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Hosea 1-3

One Leader Who is David their King

Hosea is a book of love in the Old Testament, and it is a beautiful illustration of grace. When we draw near to Hosea, we come very near to Christ.

He is the prophet of a broken heart who learned how Yahweh suffers over the sins of His people. The dominant theme of the book is God's love. The shattered romance of his own life led him to see a divine romance. Because of the tragedy in his own personal life Hosea was able to see God's infinite love as no other prophet had understood and experienced it. Hosea is the champion lover of the Hebrew Scriptures. He takes his place among the greatest lovers of all time. He also learned God's sorrow out of his own sorrow. With each pang of suffering Hosea came to know the infinite heart of a holy God more clearly.

Yahweh had married Israel in His covenant of grace. However, Israel was like an unfaithful wife who had broken her covenant with God. She chose to go after idols of the neighboring nations like an adulterous wife. Yahweh, because He is holy and righteous, must punish her unfaithfulness.

The time covered by the prophecy of Hosea is undoubtedly the darkest in the history of the kingdom of Israel. It was a period of military dictatorships, despotism, murder, political intrigue, anarchy, bloodshed, misrule, mass confusion and idolatry. It was a day full of broken covenants.

Against this backdrop, writes the Hebrew scholar Keil; "This love bursts out in the flame of holy wrath . . . . A gentle sound of divine grace and mercy is ever heard in the midst of the flame, so that the wrath gives expression to the deepest anguish at the perversity of the nation . . . " Her salvation rests on Yahweh alone and His deliverer. Their deliverance will be a divine deliverance (1:7).

The kingdom of Israel had fallen away from Yahweh and had sunken into idolatry. She had become an adulterous nation. Hosea paints a vivid picture of the ugliness of sin. His language is graphic because Israel had thoroughly perfected her adultery. "The land commits flagrant harlotry, forsaking Yahweh" (v. 2).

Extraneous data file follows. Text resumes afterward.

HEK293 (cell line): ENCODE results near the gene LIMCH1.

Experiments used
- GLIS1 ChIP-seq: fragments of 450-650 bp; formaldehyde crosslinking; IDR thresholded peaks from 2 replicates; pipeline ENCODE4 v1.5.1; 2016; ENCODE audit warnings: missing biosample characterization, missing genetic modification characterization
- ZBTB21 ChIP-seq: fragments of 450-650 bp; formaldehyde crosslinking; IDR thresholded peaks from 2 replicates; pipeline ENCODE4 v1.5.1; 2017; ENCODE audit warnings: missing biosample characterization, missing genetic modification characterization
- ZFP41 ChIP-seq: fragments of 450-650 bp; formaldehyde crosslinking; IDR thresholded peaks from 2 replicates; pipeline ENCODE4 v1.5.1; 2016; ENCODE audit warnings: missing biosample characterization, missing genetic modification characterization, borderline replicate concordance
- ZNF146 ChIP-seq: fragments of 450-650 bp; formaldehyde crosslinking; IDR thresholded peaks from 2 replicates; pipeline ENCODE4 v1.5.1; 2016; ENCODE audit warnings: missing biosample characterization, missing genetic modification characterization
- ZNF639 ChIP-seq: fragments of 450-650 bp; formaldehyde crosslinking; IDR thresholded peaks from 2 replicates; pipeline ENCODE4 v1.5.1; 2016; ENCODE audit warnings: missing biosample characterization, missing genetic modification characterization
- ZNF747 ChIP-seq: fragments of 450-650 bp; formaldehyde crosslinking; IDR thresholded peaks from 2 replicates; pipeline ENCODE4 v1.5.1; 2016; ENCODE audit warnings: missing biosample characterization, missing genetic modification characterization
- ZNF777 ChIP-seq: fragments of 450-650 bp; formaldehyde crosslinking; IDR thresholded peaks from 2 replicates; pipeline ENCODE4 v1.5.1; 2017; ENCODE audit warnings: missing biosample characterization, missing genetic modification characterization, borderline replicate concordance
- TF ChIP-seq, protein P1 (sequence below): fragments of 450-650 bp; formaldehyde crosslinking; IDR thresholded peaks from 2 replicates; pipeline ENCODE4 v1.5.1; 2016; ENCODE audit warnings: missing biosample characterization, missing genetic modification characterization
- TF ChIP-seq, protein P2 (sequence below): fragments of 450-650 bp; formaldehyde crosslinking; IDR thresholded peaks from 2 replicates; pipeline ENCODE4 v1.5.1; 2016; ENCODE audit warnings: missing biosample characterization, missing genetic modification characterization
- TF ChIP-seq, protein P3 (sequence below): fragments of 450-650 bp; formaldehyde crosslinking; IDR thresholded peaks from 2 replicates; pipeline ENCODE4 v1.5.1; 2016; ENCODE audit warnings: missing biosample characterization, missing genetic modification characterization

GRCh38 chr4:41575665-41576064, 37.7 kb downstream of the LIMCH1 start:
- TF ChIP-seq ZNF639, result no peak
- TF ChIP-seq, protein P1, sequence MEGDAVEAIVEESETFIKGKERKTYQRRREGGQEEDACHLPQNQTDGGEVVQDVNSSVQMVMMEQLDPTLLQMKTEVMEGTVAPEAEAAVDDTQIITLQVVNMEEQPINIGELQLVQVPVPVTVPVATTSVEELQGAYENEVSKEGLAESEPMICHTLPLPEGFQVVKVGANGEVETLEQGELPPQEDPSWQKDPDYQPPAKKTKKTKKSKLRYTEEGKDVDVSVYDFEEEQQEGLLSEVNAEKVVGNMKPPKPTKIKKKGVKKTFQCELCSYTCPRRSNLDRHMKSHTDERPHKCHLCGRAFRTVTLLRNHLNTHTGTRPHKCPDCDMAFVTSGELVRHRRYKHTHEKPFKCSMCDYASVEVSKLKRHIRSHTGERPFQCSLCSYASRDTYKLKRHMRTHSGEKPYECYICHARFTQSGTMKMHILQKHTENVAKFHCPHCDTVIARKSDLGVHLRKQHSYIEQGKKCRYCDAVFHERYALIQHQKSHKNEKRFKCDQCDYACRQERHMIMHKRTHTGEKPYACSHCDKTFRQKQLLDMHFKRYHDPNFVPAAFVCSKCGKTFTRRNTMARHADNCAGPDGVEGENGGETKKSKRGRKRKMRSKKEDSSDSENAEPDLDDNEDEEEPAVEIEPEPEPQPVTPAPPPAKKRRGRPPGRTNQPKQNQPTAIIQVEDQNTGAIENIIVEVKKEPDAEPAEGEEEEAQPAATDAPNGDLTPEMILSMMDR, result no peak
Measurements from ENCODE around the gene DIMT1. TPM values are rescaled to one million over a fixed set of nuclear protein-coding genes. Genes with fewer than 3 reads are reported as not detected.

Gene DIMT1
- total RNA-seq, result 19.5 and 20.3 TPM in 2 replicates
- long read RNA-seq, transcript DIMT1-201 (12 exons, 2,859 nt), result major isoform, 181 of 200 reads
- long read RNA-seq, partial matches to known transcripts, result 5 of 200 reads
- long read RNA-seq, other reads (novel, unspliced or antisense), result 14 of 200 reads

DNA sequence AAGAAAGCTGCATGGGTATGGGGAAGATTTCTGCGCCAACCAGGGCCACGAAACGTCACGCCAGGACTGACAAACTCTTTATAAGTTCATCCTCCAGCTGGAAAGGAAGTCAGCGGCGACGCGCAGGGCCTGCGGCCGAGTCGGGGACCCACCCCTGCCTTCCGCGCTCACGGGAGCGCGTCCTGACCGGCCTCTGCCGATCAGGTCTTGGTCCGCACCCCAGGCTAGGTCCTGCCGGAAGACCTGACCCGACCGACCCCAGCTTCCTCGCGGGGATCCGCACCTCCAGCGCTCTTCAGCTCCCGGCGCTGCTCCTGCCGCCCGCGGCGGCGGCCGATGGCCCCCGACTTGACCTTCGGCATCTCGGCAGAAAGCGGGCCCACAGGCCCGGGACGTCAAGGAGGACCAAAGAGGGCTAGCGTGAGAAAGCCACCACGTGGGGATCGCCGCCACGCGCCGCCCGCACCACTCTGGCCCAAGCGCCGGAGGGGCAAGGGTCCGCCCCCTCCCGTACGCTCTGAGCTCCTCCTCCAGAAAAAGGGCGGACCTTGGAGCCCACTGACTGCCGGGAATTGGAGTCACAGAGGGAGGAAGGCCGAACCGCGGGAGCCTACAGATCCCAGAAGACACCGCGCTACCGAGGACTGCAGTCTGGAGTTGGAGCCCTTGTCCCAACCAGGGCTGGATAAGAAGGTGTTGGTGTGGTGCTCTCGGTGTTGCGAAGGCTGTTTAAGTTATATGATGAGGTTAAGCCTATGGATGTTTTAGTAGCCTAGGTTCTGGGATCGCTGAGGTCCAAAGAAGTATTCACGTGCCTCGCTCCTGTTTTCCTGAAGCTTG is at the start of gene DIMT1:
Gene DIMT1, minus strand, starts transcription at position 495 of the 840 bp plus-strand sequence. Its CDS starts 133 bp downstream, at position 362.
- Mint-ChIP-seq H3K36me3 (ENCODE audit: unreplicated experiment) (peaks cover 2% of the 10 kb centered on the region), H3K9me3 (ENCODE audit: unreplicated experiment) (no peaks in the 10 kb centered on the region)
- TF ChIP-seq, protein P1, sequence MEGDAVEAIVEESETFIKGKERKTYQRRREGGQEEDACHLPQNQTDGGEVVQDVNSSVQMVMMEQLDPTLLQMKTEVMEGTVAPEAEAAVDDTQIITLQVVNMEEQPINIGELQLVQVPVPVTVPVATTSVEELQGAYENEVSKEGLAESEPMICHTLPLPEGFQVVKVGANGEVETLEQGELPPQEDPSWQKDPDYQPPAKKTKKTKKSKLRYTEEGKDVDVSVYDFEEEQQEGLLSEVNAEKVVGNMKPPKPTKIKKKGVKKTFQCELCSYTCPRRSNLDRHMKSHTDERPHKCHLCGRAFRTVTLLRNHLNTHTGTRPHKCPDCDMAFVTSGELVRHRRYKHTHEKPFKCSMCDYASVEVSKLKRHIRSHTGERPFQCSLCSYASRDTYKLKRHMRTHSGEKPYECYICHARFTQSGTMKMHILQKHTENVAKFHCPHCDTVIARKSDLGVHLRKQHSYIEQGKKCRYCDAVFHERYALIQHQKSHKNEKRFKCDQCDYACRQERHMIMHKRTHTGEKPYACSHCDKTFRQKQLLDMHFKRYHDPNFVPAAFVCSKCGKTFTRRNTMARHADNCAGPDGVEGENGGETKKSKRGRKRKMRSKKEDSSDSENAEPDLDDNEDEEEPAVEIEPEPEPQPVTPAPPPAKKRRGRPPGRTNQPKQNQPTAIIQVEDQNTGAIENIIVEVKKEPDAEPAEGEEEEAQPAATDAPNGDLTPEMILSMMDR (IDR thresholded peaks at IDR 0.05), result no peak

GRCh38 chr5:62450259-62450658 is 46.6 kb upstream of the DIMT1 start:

Because of her deliberate disobedience the LORD said, " . . . I will punish the house of Jehu for the bloodshed of Jezreel, and I will put an end to the kingdom of the house of Israel. On that day I will break the bow of Israel in the valley of Jezreel" (vv. 4-5).

Judgment will fall upon the nation. "For great will be the day of Jezreel" (v. 11). The name Jezreel means "judgment," or the "threatened judgment." The first son of Hosea was named Jezreel after the fruitful plain of Jezreel. There king Ahab had murdered Naboth and stole his vineyard. The result was the extermination of his dynasty. It was there that many acts of unrighteousness had been committed and Hosea says judgment will fall on Israel at Jezreel. "The day of Jezreel" would be the day the nation was broken in the valley (v. 4). It will have great consequences on the nation.

But it also becomes a reminder of God's salvation (vv. 10-11). There they will be weaned off their idols and trust in "the living God" as their only hope as in opposition to dead, lifeless, brainless idols.

One Leader will Unite the People

E. W. Hengstenberg says, "The peculiarity of the Messianic prophecies of Hosea, as compared with those of the time of David and Solomon, consists in the connection of the promise with the threatening of judgments, and in the Messiah's appearing as the light of those who walk in the deepest darkness of the divine judgments." He adds, "In Hosea the Messianic announcement meets us in its most developed form."

The messianic predictions uttered by the Hebrew prophets are closely connected with the messages of coming judgment. It is the LORD God in opposition to the heathen gods that is boldly proclaimed. The all–powerful Messiah is seen as the invincible conqueror of the heathen world. He will subject the whole earth to the kingdom of God as we see in Daniel. He will be the "one leader" who will unite His people under the LORD God.

Something wonderful is gong to happen where "You are not My people," it will be said to them "you are the sons of the living God" (v. 10). The children of Israel and Judah will be reunited together under "one leader" (v. 11). It will be one single head, or one prince king who will bring the people together. The bringing together of the people will be under Yahweh and David their king. It will take place under messianic times. Only a small number have come to Him which "furnish a pledge of their complete fulfillment in the last times, when the hardening of Israel will cease and all Israel be converted to Christ (Romans 11:25-26" (Keil and Delitzsch).